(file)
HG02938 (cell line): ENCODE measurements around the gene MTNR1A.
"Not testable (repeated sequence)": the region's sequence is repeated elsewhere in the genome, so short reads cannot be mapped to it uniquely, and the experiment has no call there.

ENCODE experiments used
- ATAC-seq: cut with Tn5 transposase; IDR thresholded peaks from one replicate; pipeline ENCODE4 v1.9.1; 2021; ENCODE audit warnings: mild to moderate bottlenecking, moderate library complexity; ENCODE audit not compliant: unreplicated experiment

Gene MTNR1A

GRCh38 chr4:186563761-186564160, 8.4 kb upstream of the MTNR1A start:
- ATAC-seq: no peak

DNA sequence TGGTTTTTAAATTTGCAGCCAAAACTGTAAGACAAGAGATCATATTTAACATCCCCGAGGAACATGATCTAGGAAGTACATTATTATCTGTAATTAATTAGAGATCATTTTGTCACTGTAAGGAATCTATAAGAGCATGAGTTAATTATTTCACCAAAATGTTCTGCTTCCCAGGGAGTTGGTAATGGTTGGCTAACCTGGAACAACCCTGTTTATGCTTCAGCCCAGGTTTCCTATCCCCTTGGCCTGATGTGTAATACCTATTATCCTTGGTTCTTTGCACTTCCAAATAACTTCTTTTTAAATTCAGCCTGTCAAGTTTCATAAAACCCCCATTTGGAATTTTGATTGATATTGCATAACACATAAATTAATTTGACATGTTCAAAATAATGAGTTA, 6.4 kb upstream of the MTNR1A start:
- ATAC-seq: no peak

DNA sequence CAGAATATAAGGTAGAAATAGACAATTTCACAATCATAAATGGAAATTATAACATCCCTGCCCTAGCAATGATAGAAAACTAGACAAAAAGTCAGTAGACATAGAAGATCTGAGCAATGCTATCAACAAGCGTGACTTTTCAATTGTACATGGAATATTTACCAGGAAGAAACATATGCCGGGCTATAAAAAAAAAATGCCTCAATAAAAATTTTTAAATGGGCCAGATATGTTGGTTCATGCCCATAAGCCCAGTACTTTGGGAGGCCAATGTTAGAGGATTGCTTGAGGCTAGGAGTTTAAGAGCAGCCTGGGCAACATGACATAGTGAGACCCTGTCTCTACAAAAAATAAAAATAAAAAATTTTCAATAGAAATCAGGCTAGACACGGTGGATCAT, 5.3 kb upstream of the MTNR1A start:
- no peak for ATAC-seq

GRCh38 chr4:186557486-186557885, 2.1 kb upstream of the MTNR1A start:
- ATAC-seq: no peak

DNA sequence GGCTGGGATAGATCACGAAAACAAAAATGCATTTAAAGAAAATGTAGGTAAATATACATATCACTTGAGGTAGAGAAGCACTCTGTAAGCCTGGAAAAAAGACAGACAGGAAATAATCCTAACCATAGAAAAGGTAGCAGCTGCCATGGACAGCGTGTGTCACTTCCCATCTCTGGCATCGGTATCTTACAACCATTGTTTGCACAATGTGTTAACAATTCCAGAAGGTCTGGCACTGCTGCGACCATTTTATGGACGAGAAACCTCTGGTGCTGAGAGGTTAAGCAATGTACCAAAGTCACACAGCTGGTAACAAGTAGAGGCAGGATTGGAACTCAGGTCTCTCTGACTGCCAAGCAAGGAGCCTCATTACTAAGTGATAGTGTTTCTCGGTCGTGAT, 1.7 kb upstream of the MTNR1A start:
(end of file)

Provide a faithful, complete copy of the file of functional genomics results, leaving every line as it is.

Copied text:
HG02938 (cell line): ENCODE measurements around the gene MTNR1A.
"Not testable (repeated sequence)": the region's sequence is repeated elsewhere in the genome, so short reads cannot be mapped to it uniquely, and the experiment has no call there.

ENCODE experiments used
- ATAC-seq: cut with Tn5 transposase; IDR thresholded peaks from one replicate; pipeline ENCODE4 v1.9.1; 2021; ENCODE audit warnings: mild to moderate bottlenecking, moderate library complexity; ENCODE audit not compliant: unreplicated experiment

Gene MTNR1A

GRCh38 chr4:186563761-186564160, 8.4 kb upstream of the MTNR1A start:
- ATAC-seq: no peak

DNA sequence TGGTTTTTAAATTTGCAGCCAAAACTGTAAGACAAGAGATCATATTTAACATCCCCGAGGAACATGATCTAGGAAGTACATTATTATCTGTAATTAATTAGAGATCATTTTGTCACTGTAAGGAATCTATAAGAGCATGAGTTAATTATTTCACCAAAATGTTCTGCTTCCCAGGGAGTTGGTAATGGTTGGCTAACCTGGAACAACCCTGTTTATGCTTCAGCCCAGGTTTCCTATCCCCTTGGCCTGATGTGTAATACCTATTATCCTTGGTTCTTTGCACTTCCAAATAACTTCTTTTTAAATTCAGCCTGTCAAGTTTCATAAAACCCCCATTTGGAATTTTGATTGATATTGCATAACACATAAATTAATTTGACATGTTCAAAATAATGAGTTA, 6.4 kb upstream of the MTNR1A start:
- ATAC-seq: no peak

DNA sequence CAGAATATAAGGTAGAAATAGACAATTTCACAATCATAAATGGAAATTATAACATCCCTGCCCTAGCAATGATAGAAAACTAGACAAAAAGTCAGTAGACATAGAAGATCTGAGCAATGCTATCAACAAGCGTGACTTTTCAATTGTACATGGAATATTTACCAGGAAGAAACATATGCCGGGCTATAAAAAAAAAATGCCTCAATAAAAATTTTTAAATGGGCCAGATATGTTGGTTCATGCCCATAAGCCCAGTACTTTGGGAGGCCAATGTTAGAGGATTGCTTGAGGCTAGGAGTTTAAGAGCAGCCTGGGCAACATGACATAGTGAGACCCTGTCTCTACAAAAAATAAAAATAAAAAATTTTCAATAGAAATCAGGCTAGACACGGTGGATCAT, 5.3 kb upstream of the MTNR1A start:
- no peak for ATAC-seq

GRCh38 chr4:186557486-186557885, 2.1 kb upstream of the MTNR1A start:
- ATAC-seq: no peak

DNA sequence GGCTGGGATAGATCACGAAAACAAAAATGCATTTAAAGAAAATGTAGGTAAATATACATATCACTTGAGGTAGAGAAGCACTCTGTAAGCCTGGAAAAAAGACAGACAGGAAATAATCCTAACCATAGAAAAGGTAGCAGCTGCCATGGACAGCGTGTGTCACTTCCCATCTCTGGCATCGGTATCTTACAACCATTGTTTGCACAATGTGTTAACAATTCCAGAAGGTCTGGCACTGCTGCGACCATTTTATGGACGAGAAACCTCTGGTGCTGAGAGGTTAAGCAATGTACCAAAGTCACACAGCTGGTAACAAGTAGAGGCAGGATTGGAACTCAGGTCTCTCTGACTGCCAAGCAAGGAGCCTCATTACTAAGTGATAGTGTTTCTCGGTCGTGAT, 1.7 kb upstream of the MTNR1A start: